Ashby & Geddes successfully moved to dismiss all of the state law claims and many of the bankruptcy related claims against AgFeed Industries, Inc.’s (“AFI”) former Chief Executive Officer, K. Ivan F. Gothner. The Trustee of the AgFeed Liquidating Trust (the “Trustee”) filed numerous complaints against AFI’s former directors, officers and professionals related to purported accounting fraud in China and false financial reporting to the Securities and Exchange Commission and AFI shareholders. Despite giving the Trustee leave to re-plead previously dismissed claims in the original complaint, the Court found that the Second Amended Complaint (the “Complaint”) fared no better, dismissing nearly all of the claims with prejudice and “reiterate[ing] its profound concerns with respect to the dissipation of monies otherwise available for distribution to stakeholders being burned up in litigation of dubious merit and questionable collectability.”
Applying Nevada law, the Court found that the Complaint failed to plead many of the elements necessary to state a claim for breach of fiduciary duty. For instance, the Complaint failed to allege that Gothner made the false disclosures or knew that the disclosures were false at the time made. With regard to the breach of loyalty claim related to compensation received under his employment agreement and company transactions with third parties, among other things, the Complaint failed to allege that Gothner stood on both sides of the transaction. Moreover, the Trustee’s Caremark claim was defeated by the Complaint’s own allegations, which detailed the actions taken by Gothner and the board to investigate, address and disclose the wrongdoing in China.
The fraudulent transfer claim related to “a number of payments” Gothner received under his employment agreement was dismissed. Allegations that Gothner received an aggregate amount of money over a year and a half period were insufficient, and the Complaint contained only conclusory allegations that the alleged transfers were not for reasonably equivalent value. Importantly, the Complaint did not allege that Gothner received any compensation that he was not owed under his employment agreement. The actual fraud claims were likewise dismissed as the Complaint did not sufficiently identify the transferor and contained only conclusory allegations. Counts VIII and IX of the Complaint were dismissed because recoupment and setoff are defenses, not causes of action. Lastly, the Court found that the Trustee lacked standing to bring the intentional misrepresentation by nondisclosure claim as fraud claims belong to the stockholders, not the company. Even so, the Complaint failed to allege that the stockholders justifiably relied on the allegedly false statements.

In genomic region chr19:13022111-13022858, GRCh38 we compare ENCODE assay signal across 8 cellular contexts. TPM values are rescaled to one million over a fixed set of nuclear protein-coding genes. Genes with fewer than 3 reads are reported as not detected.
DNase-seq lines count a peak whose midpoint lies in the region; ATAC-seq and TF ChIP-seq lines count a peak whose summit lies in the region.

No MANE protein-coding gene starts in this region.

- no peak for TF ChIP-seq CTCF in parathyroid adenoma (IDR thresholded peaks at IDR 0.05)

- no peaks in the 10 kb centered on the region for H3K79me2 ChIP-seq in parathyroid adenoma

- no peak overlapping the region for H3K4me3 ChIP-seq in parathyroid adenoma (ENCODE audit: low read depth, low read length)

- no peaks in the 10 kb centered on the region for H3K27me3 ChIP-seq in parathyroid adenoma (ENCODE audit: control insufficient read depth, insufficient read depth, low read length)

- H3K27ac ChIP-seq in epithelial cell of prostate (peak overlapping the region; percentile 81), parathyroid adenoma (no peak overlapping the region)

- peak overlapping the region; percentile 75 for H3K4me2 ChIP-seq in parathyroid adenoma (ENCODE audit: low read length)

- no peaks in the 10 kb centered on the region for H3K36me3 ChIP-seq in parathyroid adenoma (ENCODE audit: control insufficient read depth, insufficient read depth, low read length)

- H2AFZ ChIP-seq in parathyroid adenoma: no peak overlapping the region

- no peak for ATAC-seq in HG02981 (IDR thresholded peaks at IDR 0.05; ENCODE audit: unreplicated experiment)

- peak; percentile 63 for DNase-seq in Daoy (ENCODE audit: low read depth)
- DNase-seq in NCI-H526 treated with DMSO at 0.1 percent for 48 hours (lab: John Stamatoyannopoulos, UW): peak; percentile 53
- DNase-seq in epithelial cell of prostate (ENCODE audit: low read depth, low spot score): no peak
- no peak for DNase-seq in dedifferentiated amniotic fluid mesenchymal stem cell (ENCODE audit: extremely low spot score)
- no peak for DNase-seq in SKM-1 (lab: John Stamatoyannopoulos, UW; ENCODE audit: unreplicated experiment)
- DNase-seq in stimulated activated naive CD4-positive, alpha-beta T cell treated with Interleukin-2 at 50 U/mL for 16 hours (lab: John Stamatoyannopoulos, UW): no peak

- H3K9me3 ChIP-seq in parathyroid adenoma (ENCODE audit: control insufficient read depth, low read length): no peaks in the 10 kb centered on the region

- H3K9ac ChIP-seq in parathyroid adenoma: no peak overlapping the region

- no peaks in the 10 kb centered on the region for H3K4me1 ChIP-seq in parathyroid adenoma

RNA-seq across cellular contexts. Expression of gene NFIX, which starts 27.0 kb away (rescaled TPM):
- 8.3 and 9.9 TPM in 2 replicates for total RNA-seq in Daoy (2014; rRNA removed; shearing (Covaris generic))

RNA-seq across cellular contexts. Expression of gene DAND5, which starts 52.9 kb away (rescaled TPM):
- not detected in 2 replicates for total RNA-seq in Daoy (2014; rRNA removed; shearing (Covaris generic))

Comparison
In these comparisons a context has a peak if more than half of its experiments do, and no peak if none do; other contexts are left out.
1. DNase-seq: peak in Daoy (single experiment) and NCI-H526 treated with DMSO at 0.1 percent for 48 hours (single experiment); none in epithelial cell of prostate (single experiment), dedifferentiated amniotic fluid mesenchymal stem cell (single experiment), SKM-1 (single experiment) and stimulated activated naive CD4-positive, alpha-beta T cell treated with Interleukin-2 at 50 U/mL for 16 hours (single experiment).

The only causes of action that survived the motion to dismiss were constructive fraudulent transfers in the amount of $261,000. Because any potential setoff defense that the Trustee may raise will be capped at that amount, the Court directed that the balance of Gothner’s proof of claim for amounts owed under his employment agreement be paid immediately. A copy of the Court’s Opinion can be found here.
Ashby & Geddes attorneys William P. Bowden, Andrew D. Cordo, Stacy Lynn Newman and F. Troupe Mickler IV represented Mr. Gothner in this action.